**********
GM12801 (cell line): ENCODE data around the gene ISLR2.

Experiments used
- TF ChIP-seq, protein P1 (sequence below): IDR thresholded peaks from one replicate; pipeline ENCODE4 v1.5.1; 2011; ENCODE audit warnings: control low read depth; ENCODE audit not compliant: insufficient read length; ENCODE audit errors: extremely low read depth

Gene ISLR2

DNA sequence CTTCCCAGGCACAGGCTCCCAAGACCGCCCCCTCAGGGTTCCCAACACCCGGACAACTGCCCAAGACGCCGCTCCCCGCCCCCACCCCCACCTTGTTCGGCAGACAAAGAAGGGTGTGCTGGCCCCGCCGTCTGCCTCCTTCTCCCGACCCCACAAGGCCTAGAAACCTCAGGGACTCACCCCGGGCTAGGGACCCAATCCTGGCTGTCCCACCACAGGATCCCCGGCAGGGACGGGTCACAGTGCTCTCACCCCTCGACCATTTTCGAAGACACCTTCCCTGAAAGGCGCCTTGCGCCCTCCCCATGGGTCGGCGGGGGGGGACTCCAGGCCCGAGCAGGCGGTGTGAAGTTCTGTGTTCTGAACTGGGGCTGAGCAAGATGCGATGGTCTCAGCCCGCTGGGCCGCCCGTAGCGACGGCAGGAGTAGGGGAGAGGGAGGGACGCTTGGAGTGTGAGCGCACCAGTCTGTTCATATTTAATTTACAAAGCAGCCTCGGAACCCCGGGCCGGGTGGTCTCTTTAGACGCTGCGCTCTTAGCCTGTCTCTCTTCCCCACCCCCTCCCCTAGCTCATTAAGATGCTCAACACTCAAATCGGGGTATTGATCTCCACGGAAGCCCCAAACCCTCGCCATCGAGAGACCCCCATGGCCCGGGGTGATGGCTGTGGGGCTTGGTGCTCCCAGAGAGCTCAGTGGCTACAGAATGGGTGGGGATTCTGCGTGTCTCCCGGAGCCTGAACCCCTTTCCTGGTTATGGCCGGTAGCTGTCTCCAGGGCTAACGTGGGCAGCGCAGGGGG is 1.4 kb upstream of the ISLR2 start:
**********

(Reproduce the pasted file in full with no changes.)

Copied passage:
GM12801 (cell line): ENCODE data around the gene ISLR2.

Experiments used
- TF ChIP-seq, protein P1 (sequence below): IDR thresholded peaks from one replicate; pipeline ENCODE4 v1.5.1; 2011; ENCODE audit warnings: control low read depth; ENCODE audit not compliant: insufficient read length; ENCODE audit errors: extremely low read depth

Gene ISLR2

DNA sequence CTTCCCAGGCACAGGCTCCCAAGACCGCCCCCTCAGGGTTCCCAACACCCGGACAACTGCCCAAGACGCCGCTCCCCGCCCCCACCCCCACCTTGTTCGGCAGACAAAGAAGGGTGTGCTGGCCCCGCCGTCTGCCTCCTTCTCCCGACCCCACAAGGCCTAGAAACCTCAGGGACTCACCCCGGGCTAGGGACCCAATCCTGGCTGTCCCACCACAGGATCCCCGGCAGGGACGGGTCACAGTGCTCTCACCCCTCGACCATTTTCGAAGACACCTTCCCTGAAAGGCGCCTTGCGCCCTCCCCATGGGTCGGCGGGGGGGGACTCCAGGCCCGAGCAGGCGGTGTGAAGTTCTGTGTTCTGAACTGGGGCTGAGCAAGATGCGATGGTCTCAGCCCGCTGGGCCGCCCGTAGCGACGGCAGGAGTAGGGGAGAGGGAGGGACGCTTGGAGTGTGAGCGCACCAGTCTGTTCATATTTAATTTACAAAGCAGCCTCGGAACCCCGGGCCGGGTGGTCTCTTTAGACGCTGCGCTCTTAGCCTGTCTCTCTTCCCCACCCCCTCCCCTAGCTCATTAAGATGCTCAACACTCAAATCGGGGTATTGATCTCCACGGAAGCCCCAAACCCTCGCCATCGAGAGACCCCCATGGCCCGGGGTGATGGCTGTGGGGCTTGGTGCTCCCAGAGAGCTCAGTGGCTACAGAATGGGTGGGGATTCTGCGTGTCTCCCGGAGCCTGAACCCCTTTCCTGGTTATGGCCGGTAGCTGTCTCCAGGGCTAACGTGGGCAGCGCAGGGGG is 1.4 kb upstream of the ISLR2 start: